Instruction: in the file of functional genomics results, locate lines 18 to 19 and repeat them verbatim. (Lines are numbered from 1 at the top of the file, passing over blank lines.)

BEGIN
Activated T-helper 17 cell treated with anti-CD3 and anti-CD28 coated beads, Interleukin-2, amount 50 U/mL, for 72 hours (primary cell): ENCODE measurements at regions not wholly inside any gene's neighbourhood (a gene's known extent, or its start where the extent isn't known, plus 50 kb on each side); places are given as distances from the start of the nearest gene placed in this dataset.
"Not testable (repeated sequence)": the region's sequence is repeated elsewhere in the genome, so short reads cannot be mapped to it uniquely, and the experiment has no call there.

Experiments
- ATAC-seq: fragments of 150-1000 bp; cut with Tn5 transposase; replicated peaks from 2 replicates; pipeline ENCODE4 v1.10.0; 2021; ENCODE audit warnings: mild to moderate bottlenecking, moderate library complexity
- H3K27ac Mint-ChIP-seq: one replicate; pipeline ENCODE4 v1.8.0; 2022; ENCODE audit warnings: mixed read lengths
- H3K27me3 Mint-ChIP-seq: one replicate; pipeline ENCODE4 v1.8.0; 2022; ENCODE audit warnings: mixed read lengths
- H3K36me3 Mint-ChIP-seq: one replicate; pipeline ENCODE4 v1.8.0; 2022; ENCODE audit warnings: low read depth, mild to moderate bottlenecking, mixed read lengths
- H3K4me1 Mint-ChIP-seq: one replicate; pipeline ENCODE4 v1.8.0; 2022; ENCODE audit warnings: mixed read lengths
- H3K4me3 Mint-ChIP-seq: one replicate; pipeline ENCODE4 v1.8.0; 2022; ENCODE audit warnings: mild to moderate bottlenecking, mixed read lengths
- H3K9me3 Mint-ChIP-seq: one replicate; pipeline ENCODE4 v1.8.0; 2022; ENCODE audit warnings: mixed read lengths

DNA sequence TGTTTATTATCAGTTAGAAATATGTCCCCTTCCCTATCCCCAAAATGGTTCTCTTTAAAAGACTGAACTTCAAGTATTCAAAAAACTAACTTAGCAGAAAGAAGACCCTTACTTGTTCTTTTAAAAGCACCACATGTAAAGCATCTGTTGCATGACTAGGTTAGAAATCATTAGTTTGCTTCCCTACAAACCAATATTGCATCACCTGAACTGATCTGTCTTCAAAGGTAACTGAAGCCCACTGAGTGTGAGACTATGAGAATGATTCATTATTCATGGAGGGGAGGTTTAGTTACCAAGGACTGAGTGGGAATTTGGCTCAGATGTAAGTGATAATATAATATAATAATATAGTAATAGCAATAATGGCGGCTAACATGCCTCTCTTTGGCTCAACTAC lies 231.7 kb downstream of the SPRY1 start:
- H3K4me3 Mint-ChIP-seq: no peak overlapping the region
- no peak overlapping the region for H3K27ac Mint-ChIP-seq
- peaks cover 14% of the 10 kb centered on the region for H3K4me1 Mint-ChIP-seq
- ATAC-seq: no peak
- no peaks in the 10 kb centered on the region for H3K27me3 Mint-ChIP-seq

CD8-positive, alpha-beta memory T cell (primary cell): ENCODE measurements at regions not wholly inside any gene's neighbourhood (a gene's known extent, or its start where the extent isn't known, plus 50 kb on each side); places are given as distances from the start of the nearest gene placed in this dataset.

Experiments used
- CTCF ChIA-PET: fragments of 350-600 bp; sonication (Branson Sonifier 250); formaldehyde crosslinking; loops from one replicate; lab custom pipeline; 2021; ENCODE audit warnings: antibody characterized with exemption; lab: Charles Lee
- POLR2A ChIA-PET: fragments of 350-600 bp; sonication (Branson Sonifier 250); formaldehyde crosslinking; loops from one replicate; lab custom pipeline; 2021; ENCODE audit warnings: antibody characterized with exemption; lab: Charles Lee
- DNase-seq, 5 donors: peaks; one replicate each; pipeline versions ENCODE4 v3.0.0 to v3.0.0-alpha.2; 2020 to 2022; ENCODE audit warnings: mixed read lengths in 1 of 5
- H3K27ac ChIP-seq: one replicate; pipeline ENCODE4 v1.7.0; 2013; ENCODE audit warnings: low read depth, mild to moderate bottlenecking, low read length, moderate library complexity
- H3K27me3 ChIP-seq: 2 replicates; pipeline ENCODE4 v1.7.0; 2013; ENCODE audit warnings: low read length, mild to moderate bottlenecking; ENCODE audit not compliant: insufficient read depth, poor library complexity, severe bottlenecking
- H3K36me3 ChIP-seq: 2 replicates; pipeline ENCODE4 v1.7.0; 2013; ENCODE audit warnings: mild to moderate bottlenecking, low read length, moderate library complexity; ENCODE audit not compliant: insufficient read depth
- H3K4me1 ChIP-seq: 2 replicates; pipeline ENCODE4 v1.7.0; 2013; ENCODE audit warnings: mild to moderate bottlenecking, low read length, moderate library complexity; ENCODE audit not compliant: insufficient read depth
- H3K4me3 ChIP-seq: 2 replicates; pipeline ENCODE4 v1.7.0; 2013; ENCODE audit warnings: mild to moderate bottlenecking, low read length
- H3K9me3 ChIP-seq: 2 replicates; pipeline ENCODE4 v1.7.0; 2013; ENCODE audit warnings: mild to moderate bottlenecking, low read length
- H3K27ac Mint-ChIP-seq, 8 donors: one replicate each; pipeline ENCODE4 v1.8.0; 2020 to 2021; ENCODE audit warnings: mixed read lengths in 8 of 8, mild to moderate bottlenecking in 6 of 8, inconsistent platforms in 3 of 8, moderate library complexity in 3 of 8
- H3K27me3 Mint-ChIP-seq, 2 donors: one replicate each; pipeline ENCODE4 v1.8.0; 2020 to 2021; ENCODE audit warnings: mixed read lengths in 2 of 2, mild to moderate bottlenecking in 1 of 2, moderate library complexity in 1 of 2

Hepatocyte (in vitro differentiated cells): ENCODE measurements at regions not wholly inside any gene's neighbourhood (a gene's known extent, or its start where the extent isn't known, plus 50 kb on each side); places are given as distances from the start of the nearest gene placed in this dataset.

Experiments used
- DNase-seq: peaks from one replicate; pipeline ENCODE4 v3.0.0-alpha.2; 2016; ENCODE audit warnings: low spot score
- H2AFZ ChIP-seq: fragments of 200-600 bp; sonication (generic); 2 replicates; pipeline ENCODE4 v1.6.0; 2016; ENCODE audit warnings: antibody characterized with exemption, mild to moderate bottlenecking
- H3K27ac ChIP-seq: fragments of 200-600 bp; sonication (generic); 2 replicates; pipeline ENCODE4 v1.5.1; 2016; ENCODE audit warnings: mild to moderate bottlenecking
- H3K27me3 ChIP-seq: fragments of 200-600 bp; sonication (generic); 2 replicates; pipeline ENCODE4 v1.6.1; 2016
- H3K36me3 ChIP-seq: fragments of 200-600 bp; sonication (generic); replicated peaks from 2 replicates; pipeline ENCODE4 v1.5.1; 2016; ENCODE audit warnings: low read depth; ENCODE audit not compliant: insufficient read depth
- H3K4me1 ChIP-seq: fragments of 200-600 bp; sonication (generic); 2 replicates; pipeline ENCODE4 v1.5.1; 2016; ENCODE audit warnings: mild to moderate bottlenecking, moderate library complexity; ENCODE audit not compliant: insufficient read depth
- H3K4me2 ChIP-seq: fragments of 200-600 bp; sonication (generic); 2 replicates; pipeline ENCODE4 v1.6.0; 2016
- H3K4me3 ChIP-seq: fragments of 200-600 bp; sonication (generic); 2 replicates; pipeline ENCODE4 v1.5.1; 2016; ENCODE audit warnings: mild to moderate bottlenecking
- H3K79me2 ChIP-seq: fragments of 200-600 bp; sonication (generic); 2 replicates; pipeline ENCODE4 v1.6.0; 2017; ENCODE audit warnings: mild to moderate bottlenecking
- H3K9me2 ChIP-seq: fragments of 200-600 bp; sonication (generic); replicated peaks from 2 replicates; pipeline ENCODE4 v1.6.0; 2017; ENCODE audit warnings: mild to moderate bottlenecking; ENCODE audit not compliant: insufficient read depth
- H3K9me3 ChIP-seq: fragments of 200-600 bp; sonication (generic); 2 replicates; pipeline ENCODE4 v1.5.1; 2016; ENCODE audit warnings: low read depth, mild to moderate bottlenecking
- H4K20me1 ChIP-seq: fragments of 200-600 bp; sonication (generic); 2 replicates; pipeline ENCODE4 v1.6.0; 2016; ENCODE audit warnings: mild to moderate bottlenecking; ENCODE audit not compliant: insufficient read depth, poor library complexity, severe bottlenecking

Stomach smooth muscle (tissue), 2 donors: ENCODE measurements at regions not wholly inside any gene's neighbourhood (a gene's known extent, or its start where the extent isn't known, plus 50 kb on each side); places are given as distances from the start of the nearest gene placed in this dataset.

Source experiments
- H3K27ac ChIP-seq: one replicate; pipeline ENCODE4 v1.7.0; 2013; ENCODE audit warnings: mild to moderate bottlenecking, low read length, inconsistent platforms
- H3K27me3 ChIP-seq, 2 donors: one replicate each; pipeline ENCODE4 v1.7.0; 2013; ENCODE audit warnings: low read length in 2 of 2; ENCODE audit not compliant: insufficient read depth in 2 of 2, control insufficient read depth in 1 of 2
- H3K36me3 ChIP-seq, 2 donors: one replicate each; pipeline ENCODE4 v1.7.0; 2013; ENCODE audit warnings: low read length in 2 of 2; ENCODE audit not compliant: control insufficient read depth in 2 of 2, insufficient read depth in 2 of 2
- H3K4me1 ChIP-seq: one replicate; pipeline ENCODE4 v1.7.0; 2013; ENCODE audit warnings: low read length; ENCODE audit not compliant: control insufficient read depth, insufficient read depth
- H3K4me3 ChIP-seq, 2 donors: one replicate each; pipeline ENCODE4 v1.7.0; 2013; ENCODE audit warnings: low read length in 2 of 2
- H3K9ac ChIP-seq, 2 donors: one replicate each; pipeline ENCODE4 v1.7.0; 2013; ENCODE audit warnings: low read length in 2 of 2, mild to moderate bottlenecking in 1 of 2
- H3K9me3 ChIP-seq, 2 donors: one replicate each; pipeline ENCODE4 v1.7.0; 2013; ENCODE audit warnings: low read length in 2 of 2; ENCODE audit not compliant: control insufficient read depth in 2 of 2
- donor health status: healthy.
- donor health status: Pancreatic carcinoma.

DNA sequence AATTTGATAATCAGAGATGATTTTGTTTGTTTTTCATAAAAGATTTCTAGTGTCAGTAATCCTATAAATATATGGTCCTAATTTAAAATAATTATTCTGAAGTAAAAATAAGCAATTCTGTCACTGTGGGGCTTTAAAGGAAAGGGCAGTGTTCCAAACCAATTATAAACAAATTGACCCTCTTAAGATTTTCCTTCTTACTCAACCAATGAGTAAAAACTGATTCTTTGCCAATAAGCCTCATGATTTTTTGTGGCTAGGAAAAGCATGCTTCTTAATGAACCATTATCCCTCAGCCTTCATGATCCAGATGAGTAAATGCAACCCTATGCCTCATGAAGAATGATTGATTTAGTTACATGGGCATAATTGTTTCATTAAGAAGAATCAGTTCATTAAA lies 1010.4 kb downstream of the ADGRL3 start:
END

Experiments used
- CTCF ChIA-PET: fragments of 350-600 bp; sonication (Branson Sonifier 250); formaldehyde crosslinking; loops from one replicate; lab custom pipeline; 2021; ENCODE audit warnings: antibody characterized with exemption; lab: Charles Lee